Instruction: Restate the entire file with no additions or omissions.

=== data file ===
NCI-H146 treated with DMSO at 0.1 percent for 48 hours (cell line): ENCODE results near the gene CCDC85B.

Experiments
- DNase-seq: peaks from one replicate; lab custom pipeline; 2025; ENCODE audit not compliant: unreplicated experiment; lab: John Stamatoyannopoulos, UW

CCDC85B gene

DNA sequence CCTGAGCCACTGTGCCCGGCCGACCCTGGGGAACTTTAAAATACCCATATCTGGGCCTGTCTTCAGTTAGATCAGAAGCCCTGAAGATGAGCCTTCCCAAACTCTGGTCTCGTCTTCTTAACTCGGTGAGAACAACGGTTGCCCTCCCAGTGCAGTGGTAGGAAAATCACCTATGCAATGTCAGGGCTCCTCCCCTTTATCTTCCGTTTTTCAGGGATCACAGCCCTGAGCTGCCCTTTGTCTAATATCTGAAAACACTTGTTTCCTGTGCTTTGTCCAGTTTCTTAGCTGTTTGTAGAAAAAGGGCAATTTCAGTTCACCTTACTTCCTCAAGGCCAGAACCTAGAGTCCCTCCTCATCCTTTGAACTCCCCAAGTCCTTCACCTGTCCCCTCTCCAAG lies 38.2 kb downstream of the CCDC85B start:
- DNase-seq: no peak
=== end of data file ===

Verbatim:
NCI-H146 treated with DMSO at 0.1 percent for 48 hours (cell line): ENCODE results near the gene CCDC85B.

Experiments
- DNase-seq: peaks from one replicate; lab custom pipeline; 2025; ENCODE audit not compliant: unreplicated experiment; lab: John Stamatoyannopoulos, UW

CCDC85B gene

DNA sequence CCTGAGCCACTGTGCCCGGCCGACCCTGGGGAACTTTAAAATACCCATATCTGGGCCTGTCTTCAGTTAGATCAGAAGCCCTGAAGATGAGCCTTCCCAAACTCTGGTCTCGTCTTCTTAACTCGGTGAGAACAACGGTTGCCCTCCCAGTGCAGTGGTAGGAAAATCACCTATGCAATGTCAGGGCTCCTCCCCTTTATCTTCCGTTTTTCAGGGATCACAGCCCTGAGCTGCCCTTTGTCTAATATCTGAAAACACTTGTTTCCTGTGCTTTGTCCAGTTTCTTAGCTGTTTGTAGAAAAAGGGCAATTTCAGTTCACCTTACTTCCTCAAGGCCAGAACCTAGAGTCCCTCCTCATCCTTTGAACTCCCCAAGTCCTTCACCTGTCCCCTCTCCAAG lies 38.2 kb downstream of the CCDC85B start:
- DNase-seq: no peak